The pathogenesis of neuroborreliosis involves a complex immune response due to Borrelia burgdorferi sensu lato, resulting in the specific activation of B lymphocytes. There is a greater number of activated B cells in the CSF than in the blood, and the percentage of B-cells in the CSF of patients with neuroborreliosis increases up to 80% [47]. One of the key regulators of B-cells is CXCL13, whose concentration may be elevated at the onset of neuroborreliosis, before the synthesis of intrathecal Borrelia burgdorferi sensu lato antibodies occurs [47]. Several studies have demonstrated a strong association between CXCL13 and specific neuroinflammatory diseases when compared to non-inflammatory central nervous system disorders or asymptomatic HIV infection. However, most studies measuring CXCL13 using ELISA and lateral flow (LFA) methods have shown elevated CXCL13 circulation levels in the CSF of patients with acute neuroborreliosis compared to other tested groups. Results of the available studies suggest its very high diagnostic value and report its high sensitivity and specificity [5,6,7,27,28,29,30,31,32,33,34,35,36,37,38,39,40,41,42,43,44,45,46]. These studies are in agreement with a meta-analysis performed by Yang J. et al., who confirmed that CXCL13 has a high sensitivity and specificity for diagnosing neuroborreliosis [68].
Based on the pooled specificity, sensitivity, positive likelihood ratio, negative likelihood ratio, diagnostic odds ratio, and the receiver operating characteristic curve, we found that CXCL13 has high diagnostic value, which means that it can be used as a new biomarker in the diagnosis of Lyme neuroborreliosis.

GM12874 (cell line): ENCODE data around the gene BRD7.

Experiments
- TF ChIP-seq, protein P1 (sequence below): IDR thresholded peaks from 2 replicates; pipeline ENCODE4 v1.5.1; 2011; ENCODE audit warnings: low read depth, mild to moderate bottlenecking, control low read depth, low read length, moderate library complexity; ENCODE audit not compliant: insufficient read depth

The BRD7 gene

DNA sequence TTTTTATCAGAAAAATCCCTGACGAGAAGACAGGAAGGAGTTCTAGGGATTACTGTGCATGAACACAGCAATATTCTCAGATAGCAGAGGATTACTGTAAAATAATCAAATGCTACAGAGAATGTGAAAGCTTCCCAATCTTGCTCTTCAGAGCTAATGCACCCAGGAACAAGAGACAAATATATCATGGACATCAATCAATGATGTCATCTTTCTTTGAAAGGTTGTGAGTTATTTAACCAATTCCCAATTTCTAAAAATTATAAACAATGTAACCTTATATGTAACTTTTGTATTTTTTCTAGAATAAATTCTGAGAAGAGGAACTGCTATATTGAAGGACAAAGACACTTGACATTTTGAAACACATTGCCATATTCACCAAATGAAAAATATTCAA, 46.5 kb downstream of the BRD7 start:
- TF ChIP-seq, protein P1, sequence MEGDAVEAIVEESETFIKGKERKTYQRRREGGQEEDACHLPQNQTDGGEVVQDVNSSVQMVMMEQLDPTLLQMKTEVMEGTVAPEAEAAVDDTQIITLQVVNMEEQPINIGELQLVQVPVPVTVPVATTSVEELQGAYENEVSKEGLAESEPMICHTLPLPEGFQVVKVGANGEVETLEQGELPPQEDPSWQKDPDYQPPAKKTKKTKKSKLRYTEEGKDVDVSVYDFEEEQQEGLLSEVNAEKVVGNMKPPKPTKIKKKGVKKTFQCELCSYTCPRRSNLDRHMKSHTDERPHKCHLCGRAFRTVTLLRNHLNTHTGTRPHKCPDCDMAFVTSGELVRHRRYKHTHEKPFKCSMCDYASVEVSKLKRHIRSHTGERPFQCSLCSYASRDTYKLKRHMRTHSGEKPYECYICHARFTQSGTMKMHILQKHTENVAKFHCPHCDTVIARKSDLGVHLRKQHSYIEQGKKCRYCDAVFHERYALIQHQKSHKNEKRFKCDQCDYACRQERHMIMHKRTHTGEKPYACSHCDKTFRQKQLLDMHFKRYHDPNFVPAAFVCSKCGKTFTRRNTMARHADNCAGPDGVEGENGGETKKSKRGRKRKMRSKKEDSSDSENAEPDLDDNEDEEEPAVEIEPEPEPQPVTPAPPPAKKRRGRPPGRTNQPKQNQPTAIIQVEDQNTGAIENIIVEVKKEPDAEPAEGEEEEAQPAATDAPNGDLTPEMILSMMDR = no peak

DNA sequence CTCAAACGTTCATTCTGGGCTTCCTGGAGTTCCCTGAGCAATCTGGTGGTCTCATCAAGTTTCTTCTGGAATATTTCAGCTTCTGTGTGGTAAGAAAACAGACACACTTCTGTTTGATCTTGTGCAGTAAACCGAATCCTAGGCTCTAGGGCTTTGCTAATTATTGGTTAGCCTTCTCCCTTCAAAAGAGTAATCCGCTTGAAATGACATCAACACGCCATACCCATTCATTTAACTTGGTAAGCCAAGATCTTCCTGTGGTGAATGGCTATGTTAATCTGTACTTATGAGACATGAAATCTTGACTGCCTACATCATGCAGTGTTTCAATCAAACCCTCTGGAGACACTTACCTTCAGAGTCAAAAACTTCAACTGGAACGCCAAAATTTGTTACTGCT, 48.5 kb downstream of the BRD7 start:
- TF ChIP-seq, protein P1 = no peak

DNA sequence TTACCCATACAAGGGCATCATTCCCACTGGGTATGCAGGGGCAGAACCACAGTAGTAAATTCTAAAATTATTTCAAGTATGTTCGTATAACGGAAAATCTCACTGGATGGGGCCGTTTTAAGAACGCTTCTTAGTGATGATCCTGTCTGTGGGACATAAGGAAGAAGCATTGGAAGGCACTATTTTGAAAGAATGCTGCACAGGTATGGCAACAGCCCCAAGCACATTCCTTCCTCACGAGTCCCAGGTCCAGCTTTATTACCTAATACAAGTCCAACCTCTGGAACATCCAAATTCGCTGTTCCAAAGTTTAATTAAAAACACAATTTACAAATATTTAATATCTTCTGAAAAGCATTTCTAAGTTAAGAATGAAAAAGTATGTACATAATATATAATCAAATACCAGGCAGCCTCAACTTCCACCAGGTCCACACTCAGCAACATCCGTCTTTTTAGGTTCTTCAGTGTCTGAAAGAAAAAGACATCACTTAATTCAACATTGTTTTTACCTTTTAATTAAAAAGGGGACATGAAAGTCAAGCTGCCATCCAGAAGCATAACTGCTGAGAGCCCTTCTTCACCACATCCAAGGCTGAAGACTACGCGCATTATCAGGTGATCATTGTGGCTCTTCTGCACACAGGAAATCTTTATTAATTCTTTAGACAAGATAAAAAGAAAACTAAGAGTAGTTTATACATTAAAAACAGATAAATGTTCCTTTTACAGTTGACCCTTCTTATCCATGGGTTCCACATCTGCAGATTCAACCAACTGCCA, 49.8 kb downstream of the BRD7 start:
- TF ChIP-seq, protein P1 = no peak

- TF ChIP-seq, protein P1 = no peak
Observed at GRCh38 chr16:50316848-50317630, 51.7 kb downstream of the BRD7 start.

Moreover, it has been proven that CSF levels of CXCL13 are significantly increased in patients with definite acute neuroborreliosis, possible neuroborreliosis with pleocytosis, and possible neuroborreliosis with positive specific antibodies. However, CXCL13 levels in patients suffering from possible neuroborreliosis with positive specific antibodies have been found to be the lowest, which may reflect a previous infection or different, not associated with neuroborreliosis, causes of the presenting symptoms. It also may indicate that CXCL13 correlates better with pleocytosis than with the CSF-specific antibodies index. Such results also suggest that CXCL13 levels can be helpful in distinguishing the activity and acuteness of the current infection from previous infections [5,34,37,38,39,40]. Levels of the chemokine in possible neuroborreliosis with negative specific antibodies has been found not to differ from other neurological conditions, e.g., multiple sclerosis, viral meningitis, neurosyphilis, or lupus [41].